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10 Do's and Don'ts for Gender Pay Gap reporting





Posted by Gemma Bullivant on 19 March 2019

10 Do's and Don'ts for Gender Pay Gap reporting

Executive Pay | HR Reward | Pay Transparency | Reward Consultancy | Pay Fairness | Gender Pay | Gender Pay Gap | Gender Pay Reporting | Measuring pay | Analytics | Communications

We’re only a few weeks away from the GPG Year 2 deadline, but only 2,520 companies have reported thus far out of a potential 10,500 (as of 19/3/19).   

Much like last year, we’re expecting a rush of last-minute submissions. But when looking at reports submitted thus far, it’s possible to pick out positive themes and identify some common pitfalls. So here’s our top 10 Do’s and Don’ts for Gender Pay reporting – both this year and the next.

1. Do – understand what you are doing. So far 55 companies have uploaded last year’s results on to this year’s portal. Furthermore, last year many companies reported inaccurate or mathematically impossible results. As well as being publicly embarrassing for your company, inaccurate results suggest a lack of commitment to gender equality, which is disheartening for both present and future employees. 

2. Don’t – leave it till the last minute! At our Pay Trends Roadshows in January this year, a quick straw poll revealed that the majority of attendees had completed their Year 2 reporting but were holding off on publication. Why? Presumably in a bid to avoid negative PR – but dragging your feet reflects poorly on your organisation and suggests you see it merely as a box-ticking exercise. Be proactive! 

3. Do – craft a good narrative. The narrative is even more important this year, due to the need to compare two sets of results. Last year my colleague Sarah Lardner gathered some top tips for telling your story, which are still highly relevant.

4. Do – dig into your results. Innecto offers a ‘deep dive’ analysis for our clients that identifies weak spots in pay practise which are driving your underlying issues. Undertaking this analysis means you can fully understand any long-term systemic problems with gender and the way that men and women are paid. This also enables you to communicate the complexity which sits behind your results, giving a full and fair picture of pay at your organisation.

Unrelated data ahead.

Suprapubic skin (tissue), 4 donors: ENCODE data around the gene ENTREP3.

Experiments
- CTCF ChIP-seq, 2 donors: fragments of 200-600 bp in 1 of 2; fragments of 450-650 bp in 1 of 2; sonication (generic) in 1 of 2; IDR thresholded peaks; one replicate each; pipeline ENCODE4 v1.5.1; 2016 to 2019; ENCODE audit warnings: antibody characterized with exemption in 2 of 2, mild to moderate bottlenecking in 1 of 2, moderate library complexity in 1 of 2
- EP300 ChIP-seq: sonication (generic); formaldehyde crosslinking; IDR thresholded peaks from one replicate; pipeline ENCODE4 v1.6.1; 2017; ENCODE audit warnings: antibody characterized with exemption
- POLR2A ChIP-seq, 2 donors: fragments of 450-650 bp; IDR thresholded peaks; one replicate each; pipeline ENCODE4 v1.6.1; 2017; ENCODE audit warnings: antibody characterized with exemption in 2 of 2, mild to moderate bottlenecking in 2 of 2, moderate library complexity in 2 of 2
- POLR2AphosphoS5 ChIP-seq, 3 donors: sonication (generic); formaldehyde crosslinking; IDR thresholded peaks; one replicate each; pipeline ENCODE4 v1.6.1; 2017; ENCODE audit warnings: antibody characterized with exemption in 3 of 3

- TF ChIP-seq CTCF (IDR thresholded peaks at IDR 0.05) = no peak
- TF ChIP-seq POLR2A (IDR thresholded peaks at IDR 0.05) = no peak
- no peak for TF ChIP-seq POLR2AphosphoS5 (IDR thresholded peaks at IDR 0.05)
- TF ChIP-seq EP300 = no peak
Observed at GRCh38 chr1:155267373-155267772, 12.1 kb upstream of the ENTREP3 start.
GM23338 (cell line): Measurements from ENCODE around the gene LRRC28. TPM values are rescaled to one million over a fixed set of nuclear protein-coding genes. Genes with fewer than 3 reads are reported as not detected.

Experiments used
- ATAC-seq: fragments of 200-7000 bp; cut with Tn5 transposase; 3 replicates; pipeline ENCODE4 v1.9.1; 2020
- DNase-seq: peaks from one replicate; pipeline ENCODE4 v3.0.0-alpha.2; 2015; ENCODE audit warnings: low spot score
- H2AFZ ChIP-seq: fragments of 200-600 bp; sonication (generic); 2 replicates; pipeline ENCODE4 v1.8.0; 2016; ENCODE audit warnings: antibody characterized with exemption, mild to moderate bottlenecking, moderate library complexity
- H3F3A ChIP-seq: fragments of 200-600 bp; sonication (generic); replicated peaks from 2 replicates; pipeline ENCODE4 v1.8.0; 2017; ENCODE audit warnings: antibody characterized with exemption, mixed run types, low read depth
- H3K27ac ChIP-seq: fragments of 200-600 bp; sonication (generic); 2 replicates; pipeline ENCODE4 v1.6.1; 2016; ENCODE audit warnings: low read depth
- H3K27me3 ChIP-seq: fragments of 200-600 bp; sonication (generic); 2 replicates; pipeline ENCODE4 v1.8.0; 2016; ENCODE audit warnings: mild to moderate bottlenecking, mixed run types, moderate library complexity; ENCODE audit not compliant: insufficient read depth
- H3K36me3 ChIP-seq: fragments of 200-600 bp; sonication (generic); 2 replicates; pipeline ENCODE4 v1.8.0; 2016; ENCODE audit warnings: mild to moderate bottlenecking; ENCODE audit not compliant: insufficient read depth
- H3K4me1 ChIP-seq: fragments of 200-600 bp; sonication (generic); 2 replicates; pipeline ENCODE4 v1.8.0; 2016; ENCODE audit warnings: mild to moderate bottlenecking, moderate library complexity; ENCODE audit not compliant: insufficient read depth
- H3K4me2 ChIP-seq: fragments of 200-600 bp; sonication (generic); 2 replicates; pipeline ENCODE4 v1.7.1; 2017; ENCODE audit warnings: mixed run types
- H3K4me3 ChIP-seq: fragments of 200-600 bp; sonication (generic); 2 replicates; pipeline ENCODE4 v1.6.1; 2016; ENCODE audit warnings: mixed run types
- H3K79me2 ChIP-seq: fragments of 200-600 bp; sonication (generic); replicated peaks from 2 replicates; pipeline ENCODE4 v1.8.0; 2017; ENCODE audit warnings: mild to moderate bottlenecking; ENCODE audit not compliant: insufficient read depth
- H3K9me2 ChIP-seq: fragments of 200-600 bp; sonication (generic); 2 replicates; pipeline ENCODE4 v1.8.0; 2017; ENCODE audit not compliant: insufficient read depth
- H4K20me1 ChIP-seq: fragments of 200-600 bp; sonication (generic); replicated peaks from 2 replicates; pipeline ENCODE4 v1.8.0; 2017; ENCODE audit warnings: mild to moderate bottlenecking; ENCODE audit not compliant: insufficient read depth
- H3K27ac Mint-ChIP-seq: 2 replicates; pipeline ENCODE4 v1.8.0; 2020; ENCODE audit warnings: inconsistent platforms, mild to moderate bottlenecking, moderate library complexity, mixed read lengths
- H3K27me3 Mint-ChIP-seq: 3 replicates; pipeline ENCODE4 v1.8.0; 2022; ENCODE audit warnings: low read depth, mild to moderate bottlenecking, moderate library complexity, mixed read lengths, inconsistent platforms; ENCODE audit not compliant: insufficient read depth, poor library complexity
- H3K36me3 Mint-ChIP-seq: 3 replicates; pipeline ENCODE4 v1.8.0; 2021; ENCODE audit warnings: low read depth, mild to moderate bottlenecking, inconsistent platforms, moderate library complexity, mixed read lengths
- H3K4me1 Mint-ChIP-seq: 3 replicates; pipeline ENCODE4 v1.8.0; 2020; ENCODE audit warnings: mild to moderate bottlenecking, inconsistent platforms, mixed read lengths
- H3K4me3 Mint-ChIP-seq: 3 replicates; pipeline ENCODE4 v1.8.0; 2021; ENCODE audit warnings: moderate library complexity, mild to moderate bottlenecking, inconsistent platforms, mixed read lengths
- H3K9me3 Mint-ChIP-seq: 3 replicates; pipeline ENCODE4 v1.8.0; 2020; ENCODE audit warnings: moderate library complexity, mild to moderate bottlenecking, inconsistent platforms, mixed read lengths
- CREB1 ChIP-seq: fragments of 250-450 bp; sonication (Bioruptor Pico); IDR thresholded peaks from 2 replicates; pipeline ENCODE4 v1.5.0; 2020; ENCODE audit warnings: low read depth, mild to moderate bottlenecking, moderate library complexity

5. Do - talk to your internal communications/marketing teams. If you’re struggling to put together a complex message on Gender Pay, pick up the phone to your in-house comms team. Marketeers are trained to pick out and communicate benefits rather than features and are an excellent resource when developing messaging.  

6. Do – present your results relative to last year – even if they’re worse. Unfortunately some organisations will see a stall or even increase in their Gender Pay Gap. This could be down to apathy – but more likely it’s more complicated than that. Initiatives to improve the gap, such as increasing your intake of women at entry-level, can drive a negative impact in results in the short term. Likewise, changes at executive level can unduly tip the scales – if a senior woman leaves and is replaced with a male colleague, you may see a significant knock-on in your results. The tricky bit is communicating these developments without sounding like you're making excuses.

7. Do – frame things within a long-term context. Balancing out the Gender Pay Gap is a marathon not a sprint. Fluctuations in your results in the short-term are not the end of the world, as long as you have evidence-based initiatives in place to support a targeted plan. 

8. Do – highlight successes and work taken on to address equality in the workplace. Give details on work you’ve already done or are doing around inclusion and diversity, and how this ties in with your supporting strategy. For example, a spotlight on recruitment activity –  eg. to redress the balance of male to female executives. 

9. Don’t – leave things unexplained. Even a nose dive in results needs explanation without excuses. Be honest – make a comparison to last year, explaining and contextualising any stall or increase in the gap. Tackling difficult results head on is much better than trying to brush them under the carpet, and reflects better on your reputation as an employer. 

10. Don’t – set unrealistic targets. With the best will in the world, eliminating the Gender Pay Gap entirely is a huge challenge. Whilst Gender Pay reporting has rightly shone a spotlight on individual employers, it’s a far wider issue than direct discrimination within organisations - it is a societal problem and one which nearly all companies face. Your goals should be ambitious, but achievable. 

If you’re worried about gender pay, Innecto can help. Email or call us on 020 3457 0894.

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